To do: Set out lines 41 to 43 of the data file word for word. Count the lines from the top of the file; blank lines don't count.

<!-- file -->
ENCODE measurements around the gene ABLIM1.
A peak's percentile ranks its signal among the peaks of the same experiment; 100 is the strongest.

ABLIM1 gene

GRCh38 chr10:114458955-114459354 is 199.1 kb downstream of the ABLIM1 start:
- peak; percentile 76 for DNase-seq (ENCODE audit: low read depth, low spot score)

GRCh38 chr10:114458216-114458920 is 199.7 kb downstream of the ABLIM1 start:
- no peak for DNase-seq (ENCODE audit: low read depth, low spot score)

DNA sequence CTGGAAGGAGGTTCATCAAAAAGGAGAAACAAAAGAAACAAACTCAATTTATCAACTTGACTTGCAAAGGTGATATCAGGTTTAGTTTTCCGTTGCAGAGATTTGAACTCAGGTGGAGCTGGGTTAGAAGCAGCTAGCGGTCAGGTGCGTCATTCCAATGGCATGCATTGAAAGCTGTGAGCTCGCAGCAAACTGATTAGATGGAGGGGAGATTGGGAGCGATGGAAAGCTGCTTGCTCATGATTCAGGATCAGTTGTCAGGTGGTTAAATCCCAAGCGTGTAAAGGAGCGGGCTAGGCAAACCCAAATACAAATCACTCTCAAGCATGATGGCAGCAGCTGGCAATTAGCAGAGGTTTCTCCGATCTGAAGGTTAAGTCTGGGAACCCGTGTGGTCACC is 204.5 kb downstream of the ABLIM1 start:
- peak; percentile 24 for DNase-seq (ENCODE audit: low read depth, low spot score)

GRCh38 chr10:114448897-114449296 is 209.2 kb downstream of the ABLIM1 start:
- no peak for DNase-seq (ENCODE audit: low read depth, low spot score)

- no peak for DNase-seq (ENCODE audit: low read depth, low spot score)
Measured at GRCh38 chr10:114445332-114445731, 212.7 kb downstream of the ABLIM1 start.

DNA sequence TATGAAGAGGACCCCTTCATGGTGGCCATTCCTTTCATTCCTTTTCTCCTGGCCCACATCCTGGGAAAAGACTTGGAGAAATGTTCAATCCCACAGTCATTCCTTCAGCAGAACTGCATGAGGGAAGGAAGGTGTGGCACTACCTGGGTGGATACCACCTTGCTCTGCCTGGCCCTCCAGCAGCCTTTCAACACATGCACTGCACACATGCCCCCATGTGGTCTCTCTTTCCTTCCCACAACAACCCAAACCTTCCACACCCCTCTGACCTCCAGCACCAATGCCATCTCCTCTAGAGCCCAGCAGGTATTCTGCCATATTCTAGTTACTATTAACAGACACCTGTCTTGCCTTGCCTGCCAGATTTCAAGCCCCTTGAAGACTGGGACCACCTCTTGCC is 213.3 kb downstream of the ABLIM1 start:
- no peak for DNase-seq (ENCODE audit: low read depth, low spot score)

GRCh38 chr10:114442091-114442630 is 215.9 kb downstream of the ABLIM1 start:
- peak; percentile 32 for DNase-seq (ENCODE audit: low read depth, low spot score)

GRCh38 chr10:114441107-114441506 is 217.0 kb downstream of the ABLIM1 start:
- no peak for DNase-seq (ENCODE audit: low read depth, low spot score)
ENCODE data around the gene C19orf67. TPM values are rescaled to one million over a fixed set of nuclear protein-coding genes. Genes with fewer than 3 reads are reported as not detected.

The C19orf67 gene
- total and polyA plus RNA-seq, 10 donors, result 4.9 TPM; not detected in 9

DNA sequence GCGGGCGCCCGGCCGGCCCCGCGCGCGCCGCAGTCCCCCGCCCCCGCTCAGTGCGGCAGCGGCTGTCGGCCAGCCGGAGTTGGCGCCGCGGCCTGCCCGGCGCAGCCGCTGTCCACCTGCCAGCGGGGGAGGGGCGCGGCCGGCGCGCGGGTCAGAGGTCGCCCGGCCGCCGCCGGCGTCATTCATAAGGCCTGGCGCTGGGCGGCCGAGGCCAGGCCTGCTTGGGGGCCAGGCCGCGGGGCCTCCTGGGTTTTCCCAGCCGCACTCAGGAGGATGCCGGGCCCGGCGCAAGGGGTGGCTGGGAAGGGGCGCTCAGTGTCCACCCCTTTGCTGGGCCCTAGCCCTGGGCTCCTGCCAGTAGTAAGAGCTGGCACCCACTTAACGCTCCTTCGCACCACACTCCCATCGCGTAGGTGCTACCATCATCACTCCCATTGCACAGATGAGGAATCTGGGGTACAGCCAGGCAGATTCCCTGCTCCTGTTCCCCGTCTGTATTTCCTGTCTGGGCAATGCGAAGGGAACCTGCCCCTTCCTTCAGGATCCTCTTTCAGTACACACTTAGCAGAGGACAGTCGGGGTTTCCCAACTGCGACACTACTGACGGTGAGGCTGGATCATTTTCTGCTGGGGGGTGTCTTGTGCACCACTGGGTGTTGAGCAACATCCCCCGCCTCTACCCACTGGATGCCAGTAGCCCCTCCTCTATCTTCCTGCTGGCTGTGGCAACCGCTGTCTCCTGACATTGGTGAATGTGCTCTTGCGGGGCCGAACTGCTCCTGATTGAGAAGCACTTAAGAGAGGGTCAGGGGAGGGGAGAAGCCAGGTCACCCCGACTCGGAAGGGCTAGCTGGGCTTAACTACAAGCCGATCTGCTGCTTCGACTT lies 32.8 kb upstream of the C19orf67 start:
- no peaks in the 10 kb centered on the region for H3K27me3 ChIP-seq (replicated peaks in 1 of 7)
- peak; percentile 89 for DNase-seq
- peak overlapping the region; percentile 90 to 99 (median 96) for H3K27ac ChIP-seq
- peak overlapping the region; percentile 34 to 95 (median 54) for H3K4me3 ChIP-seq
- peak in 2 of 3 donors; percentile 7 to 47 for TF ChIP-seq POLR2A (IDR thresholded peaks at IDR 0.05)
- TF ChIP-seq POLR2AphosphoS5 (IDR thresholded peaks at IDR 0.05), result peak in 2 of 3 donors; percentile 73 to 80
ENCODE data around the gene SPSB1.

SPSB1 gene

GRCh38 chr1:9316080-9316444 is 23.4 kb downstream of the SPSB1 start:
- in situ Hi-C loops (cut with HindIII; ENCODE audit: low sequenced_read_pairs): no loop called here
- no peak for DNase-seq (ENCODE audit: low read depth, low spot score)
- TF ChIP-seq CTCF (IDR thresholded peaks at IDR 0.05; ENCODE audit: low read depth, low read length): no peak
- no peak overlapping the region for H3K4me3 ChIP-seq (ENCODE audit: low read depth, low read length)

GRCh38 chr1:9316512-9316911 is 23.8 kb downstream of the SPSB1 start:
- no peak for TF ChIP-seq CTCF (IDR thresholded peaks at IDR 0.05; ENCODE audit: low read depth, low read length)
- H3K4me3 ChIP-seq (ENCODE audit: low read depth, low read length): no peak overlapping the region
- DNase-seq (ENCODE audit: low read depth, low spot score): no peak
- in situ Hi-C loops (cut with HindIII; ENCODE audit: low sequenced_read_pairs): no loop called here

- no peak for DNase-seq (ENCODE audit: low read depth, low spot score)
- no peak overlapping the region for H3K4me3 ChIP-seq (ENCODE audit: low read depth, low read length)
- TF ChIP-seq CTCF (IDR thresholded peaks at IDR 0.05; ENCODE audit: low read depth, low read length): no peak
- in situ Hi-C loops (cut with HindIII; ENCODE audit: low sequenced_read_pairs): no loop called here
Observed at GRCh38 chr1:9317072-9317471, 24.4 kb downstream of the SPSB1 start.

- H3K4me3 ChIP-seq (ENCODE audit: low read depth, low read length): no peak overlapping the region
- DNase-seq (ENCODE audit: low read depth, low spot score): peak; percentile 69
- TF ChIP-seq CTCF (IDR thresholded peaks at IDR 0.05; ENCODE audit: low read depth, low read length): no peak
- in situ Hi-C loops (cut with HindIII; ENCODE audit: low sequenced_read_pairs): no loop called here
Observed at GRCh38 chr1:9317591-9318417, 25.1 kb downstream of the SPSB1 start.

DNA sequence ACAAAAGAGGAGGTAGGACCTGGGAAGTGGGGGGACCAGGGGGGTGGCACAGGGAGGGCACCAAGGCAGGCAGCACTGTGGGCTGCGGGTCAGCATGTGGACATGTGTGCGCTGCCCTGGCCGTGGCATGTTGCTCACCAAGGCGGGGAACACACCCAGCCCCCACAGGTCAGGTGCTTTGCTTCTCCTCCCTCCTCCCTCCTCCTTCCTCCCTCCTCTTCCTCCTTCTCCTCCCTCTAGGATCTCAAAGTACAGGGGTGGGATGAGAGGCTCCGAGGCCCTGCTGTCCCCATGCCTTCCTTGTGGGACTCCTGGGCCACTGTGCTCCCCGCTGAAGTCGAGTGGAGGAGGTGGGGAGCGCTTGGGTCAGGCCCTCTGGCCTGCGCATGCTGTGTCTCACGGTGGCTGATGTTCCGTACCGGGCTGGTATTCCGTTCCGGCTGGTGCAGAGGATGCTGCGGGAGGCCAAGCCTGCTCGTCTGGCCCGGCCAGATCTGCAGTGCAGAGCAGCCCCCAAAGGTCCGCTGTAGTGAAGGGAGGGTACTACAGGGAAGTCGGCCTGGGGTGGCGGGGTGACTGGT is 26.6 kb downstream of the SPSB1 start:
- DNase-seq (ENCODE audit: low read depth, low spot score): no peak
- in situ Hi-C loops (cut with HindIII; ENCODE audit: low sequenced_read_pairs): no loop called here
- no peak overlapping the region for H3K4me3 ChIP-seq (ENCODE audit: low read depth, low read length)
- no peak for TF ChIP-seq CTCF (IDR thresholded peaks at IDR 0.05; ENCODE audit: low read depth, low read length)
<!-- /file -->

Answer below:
- in situ Hi-C loops (cut with HindIII; ENCODE audit: low sequenced_read_pairs): no loop called here

- no peak for DNase-seq (ENCODE audit: low read depth, low spot score)
- no peak overlapping the region for H3K4me3 ChIP-seq (ENCODE audit: low read depth, low read length)